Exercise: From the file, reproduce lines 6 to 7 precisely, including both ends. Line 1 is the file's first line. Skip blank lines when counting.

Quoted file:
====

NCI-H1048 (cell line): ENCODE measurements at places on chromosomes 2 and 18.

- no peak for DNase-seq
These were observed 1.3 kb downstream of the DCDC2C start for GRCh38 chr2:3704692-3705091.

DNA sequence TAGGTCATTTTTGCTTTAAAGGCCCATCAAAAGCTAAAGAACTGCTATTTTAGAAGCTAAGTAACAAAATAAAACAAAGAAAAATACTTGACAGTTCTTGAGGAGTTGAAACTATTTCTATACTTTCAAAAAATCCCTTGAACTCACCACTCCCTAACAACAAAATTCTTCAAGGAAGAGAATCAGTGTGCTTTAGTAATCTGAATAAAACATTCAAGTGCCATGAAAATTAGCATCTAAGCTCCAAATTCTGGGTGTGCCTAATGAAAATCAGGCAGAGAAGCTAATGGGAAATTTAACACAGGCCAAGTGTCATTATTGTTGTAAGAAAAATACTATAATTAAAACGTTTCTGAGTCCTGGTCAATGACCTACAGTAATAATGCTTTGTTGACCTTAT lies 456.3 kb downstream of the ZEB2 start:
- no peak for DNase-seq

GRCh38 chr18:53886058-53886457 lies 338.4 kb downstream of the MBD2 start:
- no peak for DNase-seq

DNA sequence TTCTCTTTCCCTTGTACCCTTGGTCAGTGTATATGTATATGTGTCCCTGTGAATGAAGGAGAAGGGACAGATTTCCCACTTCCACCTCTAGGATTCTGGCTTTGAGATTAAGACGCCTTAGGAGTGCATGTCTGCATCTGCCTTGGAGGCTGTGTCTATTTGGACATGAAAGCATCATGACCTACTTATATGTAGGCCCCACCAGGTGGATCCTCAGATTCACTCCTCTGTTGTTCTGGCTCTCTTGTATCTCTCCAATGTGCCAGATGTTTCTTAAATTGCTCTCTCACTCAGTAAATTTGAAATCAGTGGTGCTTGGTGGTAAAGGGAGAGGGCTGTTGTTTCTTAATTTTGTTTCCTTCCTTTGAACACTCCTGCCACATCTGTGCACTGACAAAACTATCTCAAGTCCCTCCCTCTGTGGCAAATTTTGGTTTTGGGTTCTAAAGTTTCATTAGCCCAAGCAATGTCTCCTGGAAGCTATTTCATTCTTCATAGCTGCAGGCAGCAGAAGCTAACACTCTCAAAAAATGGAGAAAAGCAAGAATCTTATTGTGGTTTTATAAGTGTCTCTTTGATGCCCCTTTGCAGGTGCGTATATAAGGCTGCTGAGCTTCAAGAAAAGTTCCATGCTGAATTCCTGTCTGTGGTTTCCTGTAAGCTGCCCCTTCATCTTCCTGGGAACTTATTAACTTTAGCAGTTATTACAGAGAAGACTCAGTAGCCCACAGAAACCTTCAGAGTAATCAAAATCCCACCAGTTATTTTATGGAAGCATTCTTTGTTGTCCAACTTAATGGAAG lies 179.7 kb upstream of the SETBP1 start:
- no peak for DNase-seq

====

GRCh38 chr18:53886058-53886457 lies 338.4 kb downstream of the MBD2 start:
- no peak for DNase-seq